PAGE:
AEROSMITH – Honkin’ On Bobo

AEROSMITH - Honkin' On Bobo


Release date: March 30, 2004

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Normally I wouldn’t spend a whole lot of time reviewing blues music on this site, but after all this is the new Aerosmith album, and quite a few of you might be interested.

I was sixteen when I discovered Aerosmith. That was in 1989, and they had just released the incredible Pump. Before they even thought of making another album I’d bought all their 13 earlier albums and then some. Did I listen to them? Yes, all the time! For a few years Aerosmith was one of my top five favorite bands.

Then Aerosmith released Get A Grip in 1993. Three ballads and eleven fillers. I just couldn’t believe it. The album totally lacked the feel, roots, groove, blues and spirit their early recordings had. ( Even though Pump and Permanent Vacation (87) were slightly moving in this direction, with outside song writers and tendency towards over producing, these two albums still had good songs, and they rocked! ) Get A Grip sounded embarrassingly commercial, and will be remembered, or tried forgotten, for its teenager focused ballad singles / videos.

This went on during the nineties. Ballads, ballads, ballads… Over produced, and all sounding the same. Cancelled European tour dates did not help bringing back my affection.

When they released Just Push Play three years ago there was no hope left. The album was horrible. It sounded like plastic. Then, when I heard Aerosmith’s new album project was about the band going back to their roots, my heart started to pound faster. “What if…?” Then one day Honkin’ On Bobo hit my mail box.

First, this is the first album for fifteen years I respect Aerosmith for making. This time they have NOT been thinking: “What kind of album will sell the most?” There is no reason why this album should sell. When I first heard they planned go back to their roots I really thought they would write and record the songs themselves in the old tradition, just like they did in the 70s. Instead they’ve covered some more or less traditional blues songs.

This could have been a good idea, but they’ve failed to choose tracks they’ve been able to produce and perform with feel. Or maybe they couldn’t have played with the same good old feel, which they once had, to save their lives. It might be too late now. After all these years in the wrong direction they are now seemingly unable to make anything, even traditional blues, sounding real.

Honkin’ On Bobo opens up with “Road Runner” by Mc Daniel. There is a certain punch to their version I’ll give them credit for, but it just doesn’t sound like they are meaning what they are doing… Or, they are trying too hard. The Animals did a much better and joyful version of the song in 1964.

“Baby, Please Don’t Go”, by Big Joe Williams, gets close to some kind of fulfillment of the idea I guess was behind this recording. The guitar style is unmistakably Aerosmith, so they kind of manages to make the song their own, but like many of the other tracks on this album they play it too fast and somewhere along the line they loose the feel of the song. You should rather check out the more charming 1964-version of the song by Them ( featuring Van Morrison ).

Track 5, “Never loved A Woman” by some R. Shannon, has to be the only highlight on this album. Here Steve Tyler finally makes it sound like he means what he is singing, like he used to do on every song prior to the nineties. And, on “Never Loved…” some horns are gently added to the production. Very gently, and this is the album’s first sign of some kind of deeper understanding of the principle less is more.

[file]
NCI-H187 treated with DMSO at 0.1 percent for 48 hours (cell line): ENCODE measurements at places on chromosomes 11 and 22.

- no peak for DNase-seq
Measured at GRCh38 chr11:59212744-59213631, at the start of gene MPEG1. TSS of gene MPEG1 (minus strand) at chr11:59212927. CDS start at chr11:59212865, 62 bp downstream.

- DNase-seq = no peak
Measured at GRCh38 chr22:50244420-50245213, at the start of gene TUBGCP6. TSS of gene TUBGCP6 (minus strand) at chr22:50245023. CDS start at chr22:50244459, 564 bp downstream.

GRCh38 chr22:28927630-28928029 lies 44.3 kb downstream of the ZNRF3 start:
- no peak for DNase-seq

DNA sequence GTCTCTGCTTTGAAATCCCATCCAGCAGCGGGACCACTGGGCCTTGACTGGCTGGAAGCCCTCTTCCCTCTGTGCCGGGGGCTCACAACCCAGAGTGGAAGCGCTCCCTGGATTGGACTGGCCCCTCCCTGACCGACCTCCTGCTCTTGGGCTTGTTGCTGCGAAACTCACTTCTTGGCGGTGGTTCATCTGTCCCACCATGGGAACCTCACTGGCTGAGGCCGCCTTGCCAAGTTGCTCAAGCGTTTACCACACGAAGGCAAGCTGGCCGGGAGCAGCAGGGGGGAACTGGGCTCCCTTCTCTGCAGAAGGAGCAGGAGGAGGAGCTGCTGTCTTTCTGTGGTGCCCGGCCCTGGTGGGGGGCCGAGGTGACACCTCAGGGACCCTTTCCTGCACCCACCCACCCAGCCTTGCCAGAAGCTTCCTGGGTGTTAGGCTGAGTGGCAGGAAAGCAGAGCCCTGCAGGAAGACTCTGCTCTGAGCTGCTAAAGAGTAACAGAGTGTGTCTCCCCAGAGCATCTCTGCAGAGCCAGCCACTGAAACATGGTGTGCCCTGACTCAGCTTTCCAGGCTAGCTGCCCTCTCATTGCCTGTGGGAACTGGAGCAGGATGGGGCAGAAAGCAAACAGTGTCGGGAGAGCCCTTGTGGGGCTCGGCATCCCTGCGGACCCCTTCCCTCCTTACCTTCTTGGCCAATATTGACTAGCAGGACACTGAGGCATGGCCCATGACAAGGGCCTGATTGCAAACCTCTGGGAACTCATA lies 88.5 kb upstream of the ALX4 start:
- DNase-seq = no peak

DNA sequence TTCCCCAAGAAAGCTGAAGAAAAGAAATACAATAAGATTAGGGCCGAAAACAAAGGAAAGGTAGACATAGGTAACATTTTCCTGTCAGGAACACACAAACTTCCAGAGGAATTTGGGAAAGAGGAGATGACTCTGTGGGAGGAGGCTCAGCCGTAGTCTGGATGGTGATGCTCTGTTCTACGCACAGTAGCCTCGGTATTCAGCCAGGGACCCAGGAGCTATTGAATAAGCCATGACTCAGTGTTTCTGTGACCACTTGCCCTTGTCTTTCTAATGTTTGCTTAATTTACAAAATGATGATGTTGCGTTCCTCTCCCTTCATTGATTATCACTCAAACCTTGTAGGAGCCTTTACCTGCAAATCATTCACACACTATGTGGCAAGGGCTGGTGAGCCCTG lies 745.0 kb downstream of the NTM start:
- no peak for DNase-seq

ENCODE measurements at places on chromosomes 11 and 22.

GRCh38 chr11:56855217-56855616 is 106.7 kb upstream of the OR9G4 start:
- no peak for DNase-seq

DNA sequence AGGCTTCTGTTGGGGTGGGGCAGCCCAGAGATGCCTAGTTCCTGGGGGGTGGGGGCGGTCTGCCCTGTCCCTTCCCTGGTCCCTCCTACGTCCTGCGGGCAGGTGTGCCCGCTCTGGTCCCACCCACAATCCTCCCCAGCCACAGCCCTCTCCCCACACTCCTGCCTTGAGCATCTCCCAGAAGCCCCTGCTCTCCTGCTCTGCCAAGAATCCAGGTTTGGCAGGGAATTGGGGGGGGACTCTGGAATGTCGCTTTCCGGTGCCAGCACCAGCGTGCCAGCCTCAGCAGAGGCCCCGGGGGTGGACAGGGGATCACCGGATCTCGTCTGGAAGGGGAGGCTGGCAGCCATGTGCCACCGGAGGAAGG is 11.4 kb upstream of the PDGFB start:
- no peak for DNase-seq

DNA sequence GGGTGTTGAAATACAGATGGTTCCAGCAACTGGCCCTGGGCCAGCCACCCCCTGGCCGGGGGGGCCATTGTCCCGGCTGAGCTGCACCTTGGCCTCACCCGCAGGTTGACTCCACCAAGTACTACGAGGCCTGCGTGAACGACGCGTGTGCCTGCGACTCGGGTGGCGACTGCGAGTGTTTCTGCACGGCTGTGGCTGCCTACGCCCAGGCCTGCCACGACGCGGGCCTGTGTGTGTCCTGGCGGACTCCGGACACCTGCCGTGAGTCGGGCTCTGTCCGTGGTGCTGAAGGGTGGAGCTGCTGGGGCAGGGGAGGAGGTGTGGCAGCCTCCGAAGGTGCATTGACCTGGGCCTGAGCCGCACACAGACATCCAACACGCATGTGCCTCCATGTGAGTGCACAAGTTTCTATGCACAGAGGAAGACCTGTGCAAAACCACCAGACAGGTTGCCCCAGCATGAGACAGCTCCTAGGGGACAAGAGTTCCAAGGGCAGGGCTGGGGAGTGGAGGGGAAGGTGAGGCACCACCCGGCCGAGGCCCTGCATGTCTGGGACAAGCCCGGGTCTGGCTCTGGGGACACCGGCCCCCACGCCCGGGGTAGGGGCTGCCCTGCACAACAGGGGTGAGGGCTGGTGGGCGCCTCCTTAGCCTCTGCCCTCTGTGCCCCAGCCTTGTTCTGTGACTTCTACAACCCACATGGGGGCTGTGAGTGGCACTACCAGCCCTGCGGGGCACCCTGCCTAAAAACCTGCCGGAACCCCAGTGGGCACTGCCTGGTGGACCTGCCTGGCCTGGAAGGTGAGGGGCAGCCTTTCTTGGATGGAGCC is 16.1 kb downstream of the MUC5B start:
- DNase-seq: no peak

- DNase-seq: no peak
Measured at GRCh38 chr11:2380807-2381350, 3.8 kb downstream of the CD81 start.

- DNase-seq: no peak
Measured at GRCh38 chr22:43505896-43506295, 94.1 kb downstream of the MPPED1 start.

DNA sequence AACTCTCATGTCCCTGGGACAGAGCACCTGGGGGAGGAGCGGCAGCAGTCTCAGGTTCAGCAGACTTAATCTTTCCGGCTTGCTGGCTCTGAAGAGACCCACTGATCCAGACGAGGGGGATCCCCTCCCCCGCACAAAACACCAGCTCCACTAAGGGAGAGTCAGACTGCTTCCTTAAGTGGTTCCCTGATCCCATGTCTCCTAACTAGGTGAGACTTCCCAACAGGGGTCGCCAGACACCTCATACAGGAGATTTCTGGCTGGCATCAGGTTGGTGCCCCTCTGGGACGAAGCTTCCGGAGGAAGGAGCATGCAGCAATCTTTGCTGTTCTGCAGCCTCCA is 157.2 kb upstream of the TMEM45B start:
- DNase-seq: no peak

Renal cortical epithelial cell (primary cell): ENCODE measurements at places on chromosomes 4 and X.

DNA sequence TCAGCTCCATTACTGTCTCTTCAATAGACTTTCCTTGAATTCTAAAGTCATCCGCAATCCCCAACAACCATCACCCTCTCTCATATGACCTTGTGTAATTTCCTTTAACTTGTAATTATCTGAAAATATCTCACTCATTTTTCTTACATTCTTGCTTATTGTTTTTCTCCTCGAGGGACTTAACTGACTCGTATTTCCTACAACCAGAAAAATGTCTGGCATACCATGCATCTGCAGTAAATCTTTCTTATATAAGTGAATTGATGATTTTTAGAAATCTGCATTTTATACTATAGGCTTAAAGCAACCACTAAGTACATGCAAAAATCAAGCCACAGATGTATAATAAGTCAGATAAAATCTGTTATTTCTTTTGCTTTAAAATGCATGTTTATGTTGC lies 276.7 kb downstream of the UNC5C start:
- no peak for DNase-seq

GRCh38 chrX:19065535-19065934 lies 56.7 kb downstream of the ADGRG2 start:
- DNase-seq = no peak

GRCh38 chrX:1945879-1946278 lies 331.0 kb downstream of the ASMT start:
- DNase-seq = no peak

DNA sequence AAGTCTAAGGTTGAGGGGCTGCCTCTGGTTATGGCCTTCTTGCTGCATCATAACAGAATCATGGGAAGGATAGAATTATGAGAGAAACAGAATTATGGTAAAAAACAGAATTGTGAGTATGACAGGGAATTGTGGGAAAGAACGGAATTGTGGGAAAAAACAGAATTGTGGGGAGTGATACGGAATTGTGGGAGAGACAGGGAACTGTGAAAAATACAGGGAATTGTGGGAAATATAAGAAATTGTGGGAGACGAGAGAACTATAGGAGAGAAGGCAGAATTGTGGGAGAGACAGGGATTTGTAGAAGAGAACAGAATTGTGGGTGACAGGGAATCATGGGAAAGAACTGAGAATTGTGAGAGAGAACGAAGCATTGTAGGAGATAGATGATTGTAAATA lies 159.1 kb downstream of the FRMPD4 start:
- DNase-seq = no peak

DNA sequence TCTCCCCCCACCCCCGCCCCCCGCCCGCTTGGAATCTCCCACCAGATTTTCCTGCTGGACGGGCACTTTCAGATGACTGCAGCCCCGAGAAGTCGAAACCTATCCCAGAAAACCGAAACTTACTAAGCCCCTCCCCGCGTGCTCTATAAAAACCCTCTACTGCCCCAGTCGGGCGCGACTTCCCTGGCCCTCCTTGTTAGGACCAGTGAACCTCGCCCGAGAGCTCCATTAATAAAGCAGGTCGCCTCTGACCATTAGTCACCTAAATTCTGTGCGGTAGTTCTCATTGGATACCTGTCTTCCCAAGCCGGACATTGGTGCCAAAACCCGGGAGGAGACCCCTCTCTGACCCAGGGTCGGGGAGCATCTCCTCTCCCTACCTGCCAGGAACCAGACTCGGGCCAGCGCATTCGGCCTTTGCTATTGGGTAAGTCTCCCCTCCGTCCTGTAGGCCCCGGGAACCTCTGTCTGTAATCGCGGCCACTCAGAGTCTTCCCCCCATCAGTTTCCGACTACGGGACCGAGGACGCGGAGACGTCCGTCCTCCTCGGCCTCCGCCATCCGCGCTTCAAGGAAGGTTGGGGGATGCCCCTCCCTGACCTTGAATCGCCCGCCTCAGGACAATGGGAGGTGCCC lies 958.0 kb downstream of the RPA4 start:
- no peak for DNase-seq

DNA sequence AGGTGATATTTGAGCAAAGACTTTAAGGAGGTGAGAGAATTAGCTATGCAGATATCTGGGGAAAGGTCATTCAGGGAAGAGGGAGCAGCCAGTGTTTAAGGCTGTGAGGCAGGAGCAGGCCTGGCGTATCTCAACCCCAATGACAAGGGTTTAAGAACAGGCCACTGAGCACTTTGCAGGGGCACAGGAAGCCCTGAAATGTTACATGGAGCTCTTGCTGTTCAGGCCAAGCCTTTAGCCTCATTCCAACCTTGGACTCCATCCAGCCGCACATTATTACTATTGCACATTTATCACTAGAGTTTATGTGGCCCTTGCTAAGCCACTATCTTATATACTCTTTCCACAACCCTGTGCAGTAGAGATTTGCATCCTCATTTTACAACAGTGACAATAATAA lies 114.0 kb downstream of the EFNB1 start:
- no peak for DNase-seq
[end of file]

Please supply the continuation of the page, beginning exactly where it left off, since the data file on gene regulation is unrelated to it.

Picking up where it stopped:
Even though Steven Tyler fits the frame on “Never Loved A Woman” it’s a relief when the following track, “Back Back Train” is sung by guest singer Hurdy Gurdy with Tracy Bonham on additional vocals. They make the song sound real.

Then it doesn’t last long till Steven Tyler is back in the saddle and you get the album’s only number written by the band themselves. No, by the way, it is of course written by Steven Tyler, guitarist Joe Perry, and an outside composer, this time their long time fellow songwriter M. Fredriksen. Together they’ve created “The Grind” which is …a ballad. It makes me furious! It sounds just like the other crap ballads they’ve written the last 12 years! Precisely the same! They will probably put it out as a single, make a stupid video, and try to fool thirteen year old kids to by this album, kids who’re not old enough to remember the band’s previous ballad.

Well. If there should be anything more good to say about this album, it should be that a piano from time to time is used very successfully. Another, much more important thing, is that Joe Perry and Steven Tyler’s backing band players, Joey Cramer, Brad Whitford and Tom Hamilton, get more room than they’ve had for a long, long time. Blues songs sound like a much more natural element to be in for Aerosmith’s drummer, rhythm guitarist and bass player, who for the last decade have been acting as extras on the band’s recordings.

Well. All together this is another Aerosmith album that makes me weep. It’s so sad, sad, sad, that a band that once made such great, great, great records has been so utterly destroyed by the music industry. Honkin’ On Bobo is an attempt, commercially spoken a very brave attempt, on proving that the band still is connected to their roots. But I’m afraid that Aerosmith has fertilized these roots with artificial nourishment for way too long.

Avoid “Honkin’ On Bobo”. Instead I highly recommend these Aerosmith-recordings from the seventies:
Aerosmith, Get Your Wings, Toys In The Attic, Rocks, Draw The Line.
Look beyond the well known classics like “Walk This Way”, “Dream On”, “Same Old Song And Dance”, “Sweet Emotion” and “Back In The Saddle”. Here are dozens of other gems.


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